Shepherd Neame, the oldest brewer of beer in the UK was established in 1608 or 402 years ago! An amazing heritage and the brewer likes to play on this heritage with its advertising campaigns for brands such as Spitfire, Canterbury Jack and Bishops Finger.
The brewer allocated its entire 2006 advertising budget, which was about £300,000 (US$450,000) to one of those, Spitfire a real ale, and all of the budget was spent on the London Evening Standard, an afternoon/evening newspaper in London. This was considered a radical change of strategy. As well as print ads, content and sponsored supplements, the brand also sponsored the Evening Standard’s football World Cup special feature in May of that year. The strategic agency was John Ayling & Associates and the creative agency was RPM3. Promotional support such as free pint promotions were also included.
The really well executed and edgy “Bottle of Britain” campaign ran over six months and is one of my favourite campaigns. Here are some samples of the award winning creative work that was considered controversial and was investigated by the advertising watchdog Advertising Standards Authority (ASA) in the UK after complaints about the use of SS insignia. The complaints were later rejected by the ASA. You’ll need to have some knowledge of history, colloquial English as well as WWII jargon to really appreciate the ads.
You can find more examples of their campaigns on the Facebook page here
But Shepherd Neame understands that advertising campaigns are not enough to build and grow a strong brand. As a result, the company continues to invest in state of the art SAP technology and bottling technology, new acquisitions of high turnover pubs and refurbishments of existing properties to create airy, spacious and clean environments.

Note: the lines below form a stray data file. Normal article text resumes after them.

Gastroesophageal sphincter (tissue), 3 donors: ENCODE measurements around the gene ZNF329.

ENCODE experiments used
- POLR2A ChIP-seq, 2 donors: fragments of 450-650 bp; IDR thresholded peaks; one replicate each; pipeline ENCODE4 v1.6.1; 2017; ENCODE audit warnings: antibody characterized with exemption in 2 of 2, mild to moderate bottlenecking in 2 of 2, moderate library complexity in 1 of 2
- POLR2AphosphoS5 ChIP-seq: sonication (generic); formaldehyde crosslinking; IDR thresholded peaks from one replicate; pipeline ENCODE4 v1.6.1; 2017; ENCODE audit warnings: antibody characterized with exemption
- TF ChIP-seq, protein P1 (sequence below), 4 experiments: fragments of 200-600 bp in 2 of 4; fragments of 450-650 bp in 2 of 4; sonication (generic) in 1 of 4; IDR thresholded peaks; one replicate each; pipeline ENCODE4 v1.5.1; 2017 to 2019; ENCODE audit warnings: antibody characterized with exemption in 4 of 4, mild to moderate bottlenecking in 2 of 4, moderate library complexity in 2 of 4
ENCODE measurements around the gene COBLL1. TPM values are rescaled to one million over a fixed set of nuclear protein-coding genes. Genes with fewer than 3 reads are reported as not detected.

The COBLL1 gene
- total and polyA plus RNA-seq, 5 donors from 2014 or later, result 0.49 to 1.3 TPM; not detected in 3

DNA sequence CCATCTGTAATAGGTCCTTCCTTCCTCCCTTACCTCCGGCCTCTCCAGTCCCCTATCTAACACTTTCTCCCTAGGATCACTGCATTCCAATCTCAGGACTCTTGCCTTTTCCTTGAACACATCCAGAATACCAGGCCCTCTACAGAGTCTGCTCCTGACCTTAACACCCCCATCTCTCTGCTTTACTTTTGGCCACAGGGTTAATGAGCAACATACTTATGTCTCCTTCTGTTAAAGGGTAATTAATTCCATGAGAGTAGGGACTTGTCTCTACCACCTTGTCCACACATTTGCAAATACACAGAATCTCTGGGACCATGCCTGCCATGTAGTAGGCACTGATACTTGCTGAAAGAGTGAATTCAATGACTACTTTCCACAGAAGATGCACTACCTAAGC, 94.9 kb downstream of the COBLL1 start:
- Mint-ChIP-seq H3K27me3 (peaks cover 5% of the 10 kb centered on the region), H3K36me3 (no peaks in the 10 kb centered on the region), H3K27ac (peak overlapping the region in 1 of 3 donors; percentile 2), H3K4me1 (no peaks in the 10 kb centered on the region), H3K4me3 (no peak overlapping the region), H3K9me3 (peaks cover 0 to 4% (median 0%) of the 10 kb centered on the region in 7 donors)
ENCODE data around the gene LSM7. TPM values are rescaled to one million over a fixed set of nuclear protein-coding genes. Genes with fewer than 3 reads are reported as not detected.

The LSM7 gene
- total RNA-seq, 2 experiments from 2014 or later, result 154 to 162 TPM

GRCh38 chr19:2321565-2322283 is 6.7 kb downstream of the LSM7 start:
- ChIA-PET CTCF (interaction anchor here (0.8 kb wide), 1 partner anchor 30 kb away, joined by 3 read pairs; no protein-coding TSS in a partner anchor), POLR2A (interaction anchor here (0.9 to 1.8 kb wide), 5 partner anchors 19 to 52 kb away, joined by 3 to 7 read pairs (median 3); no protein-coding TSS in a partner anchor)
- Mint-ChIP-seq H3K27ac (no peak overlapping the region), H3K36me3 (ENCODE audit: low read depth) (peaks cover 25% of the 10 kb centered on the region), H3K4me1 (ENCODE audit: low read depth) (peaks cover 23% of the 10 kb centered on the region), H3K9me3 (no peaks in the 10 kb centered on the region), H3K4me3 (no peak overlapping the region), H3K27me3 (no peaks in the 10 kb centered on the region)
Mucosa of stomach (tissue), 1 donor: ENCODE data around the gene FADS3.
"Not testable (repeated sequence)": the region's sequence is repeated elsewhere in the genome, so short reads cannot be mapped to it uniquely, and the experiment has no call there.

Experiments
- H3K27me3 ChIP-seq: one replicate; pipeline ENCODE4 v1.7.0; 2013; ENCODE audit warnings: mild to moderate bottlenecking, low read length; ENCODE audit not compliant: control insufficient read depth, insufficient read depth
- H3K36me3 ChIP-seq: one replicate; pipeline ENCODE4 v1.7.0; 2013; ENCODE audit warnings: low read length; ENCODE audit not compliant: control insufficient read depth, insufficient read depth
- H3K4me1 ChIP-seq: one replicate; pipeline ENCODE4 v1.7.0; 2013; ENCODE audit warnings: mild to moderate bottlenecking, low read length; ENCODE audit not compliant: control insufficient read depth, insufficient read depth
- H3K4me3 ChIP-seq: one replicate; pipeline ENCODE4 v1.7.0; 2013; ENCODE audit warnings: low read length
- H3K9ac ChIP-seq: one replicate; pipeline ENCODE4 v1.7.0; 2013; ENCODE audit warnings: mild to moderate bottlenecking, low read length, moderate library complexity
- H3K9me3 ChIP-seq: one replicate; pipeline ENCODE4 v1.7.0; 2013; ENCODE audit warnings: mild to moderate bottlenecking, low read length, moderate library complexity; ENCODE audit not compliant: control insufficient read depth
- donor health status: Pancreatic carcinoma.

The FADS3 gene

The company also invests extensively in merchandise including a bottle of Britain book, social media and charity work (Spitfire originated as a charity brew) and will link the brand to the extensive 70th anniversary celebrations of the Battle of Britain due to be held in the UK later this year. Also look out for its campaigns related to the 2010 football world cup.
All these elements ensure the brands offer experiential, emotional and economic value to both new and existing customers.
It comes as no surprise therefore that despite the recession and clouds of uncertainty, red tape and increased taxes and shocking weather in the UK, turnover was up 8.2% to £60 million in the last six months of 2009 proving that investing in brands is not just about edgy and controversial advertising campaigns, but a long term strategic imperative to continue to build on a 400 year heritage!